Another ridiculous U.S. Supreme Court decision

Government taking your rights one step at a time: This is yet another ridiculous U.S. Supreme Court decision, and I mean they deserve our vigorous ridicule: The Supreme Court’s Evenwel majority decision undermines the principle of “one man, one vote.” For example, under this decision, 100,000 American voters in one state legislative district would have the same voting power as 10,000 American voters in another district with 90,000 non-citizens. Even though total population is the same in both districts, voting power is radically different. Under federal law and the laws of all 50 states, only citizens may vote in federal elections. Texas’ scheme, the issue in this case, which gave weight to nonvoting noncitizens along with lawful voters is contrary to the principles embodied in citizen voting laws. As a result, the votes of some Texas’ citizens have, by some measures, almost twice the electoral power of the votes of other Texas citizens. Texas citizen Ms Evenwel contested all the way to the Supreme Court.

Unfortunately, the Supreme Court this week found that, the “one-person, one-vote” allows states to use total population only, rather than voter population, when apportioning state voting districts: The decision will encourage politicians to fill their legislative districts with more non-citizens and fewer voting Americans. This abuse could lead to unequal voting power for voters in districts with large numbers of alien residents.

This decision also sets the stage for a major upset in U.S. presidential elections. An electoral college vote could be vastly different from the popular vote. The electoral college votes actually elect the President, not the popular vote. The number of electors may now be determined by the total population of the state rather than the total citizen population of legal voters. Illegal aliens and residents will influence presidential elections even though they cannot vote. This decision provides incentive for politicians to pack their states with illegal aliens.

In the worst case, due to illegal, politically-driven demographics, in our lifetime a President could be elected entirely by illegal aliens who did not vote in federal elections for President, but did vote in their home district for electors to the Electoral College.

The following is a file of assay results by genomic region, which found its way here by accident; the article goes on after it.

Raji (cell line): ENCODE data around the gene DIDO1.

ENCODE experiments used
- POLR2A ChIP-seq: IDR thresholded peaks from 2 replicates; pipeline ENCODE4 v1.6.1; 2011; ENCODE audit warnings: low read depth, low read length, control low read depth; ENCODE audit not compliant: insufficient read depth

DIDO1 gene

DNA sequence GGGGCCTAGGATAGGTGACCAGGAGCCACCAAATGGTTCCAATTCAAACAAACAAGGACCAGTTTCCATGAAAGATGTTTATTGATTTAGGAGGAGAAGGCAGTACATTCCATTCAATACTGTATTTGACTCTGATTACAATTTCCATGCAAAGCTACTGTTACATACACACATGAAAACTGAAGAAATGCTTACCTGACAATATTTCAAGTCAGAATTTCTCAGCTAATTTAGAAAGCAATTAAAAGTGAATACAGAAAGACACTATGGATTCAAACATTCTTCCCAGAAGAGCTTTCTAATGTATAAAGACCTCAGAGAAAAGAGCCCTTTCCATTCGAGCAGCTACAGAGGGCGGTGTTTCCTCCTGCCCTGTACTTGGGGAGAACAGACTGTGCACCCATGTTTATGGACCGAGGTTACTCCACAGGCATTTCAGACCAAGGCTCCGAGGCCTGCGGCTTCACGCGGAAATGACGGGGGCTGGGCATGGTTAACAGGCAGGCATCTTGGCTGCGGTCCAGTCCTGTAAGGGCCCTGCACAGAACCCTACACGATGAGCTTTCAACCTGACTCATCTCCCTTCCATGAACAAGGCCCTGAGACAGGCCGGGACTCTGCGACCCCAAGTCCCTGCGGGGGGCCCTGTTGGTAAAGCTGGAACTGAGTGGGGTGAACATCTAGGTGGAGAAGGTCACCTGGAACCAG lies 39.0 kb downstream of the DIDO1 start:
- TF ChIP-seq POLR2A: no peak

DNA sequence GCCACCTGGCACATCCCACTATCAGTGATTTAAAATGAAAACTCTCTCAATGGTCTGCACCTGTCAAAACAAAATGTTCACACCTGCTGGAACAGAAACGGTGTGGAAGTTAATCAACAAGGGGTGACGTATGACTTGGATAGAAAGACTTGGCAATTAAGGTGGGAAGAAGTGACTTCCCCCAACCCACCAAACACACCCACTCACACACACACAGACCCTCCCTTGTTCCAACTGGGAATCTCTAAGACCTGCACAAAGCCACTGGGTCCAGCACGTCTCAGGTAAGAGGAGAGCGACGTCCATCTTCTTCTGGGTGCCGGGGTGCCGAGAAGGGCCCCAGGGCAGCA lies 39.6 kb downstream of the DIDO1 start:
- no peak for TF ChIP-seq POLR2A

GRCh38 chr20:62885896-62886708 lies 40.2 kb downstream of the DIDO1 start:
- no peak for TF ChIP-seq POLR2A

The Judicial Watch /AEF amici curiae brief argued that “the Supreme Court should review the lower court decision upholding the law to prevent “state legislators from deliberately disenfranchising their own citizens by…strategic placement of noncitizen populations in certain districts in order to dilute the voting power of citizen populations …:”

“The creation of districts with massively unequal populations of age-eligible or registered voters (albeit with the same total populations) allows legislators to “weight” the votes of their supporters by placing them in districts with fewer voting citizens. Legislators thereby acquire the undemocratic ability to increase their odds of winning elections without having actually to appeal to voters. Indeed, legislators gain the ability to choose themselves, at least to some degree, and they acquire this power at the voters’ expense.”

An amendment to the Constitution or a new law by Congress is required to correct this ridiculous decision by the Supreme Court.

You can read the SCOTUS opinions here:


About budbromley

Bud is a retired life sciences executive. Bud's entrepreneurial leadership exceeded three decades. He was the senior business development, marketing and sales executive at four public corporations, each company a supplier of analytical and life sciences instrumentation, software, consumables and service. Prior to those positions, his 19 year career in Hewlett-Packard Company's Analytical Products Group included worldwide sales and marketing responsibility for Bioscience Products, Global Accounts and the International Olympic Committee, as well as international management assignments based in Japan and Latin America. Bud has visited and worked in more than 65 countries and lived and worked in 3 countries.
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